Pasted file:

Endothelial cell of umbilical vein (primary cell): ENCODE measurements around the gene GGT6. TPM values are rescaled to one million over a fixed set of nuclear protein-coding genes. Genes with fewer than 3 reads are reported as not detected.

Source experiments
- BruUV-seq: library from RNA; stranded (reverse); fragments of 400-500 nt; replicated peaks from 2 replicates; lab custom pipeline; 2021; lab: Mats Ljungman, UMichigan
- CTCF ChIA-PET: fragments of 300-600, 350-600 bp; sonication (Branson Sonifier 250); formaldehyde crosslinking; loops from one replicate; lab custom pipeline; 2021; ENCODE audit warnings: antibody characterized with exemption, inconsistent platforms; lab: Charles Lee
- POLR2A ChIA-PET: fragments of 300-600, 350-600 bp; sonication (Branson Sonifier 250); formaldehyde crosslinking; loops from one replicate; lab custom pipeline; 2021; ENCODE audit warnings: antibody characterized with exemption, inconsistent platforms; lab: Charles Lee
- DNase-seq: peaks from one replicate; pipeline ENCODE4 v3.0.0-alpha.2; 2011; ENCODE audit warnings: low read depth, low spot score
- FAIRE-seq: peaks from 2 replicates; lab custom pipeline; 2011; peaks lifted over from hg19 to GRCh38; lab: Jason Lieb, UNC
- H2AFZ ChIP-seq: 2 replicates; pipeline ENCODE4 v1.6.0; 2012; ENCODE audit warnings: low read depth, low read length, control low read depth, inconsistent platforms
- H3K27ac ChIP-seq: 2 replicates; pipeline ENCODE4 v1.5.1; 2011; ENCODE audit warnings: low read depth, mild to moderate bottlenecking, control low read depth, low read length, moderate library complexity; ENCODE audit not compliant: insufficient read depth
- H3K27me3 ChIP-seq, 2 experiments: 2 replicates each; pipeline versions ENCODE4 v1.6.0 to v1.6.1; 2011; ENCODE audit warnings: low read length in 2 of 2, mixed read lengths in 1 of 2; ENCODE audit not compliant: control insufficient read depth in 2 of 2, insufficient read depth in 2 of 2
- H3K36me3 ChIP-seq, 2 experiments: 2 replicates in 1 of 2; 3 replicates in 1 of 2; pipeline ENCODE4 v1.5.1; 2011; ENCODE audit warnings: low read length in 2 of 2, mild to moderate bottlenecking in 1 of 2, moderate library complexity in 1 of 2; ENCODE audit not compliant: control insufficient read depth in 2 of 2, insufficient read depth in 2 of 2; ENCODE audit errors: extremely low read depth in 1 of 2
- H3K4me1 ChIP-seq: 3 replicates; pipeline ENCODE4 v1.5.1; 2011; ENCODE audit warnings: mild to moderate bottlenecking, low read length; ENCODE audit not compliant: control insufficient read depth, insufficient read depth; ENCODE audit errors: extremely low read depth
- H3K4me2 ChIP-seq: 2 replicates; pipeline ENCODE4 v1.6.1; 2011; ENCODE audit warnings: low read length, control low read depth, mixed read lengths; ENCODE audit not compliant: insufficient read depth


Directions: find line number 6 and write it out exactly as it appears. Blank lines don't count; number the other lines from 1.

- DNase-seq: peaks from one replicate; pipeline ENCODE4 v3.0.0-alpha.2; 2011; ENCODE audit warnings: low read depth, low spot score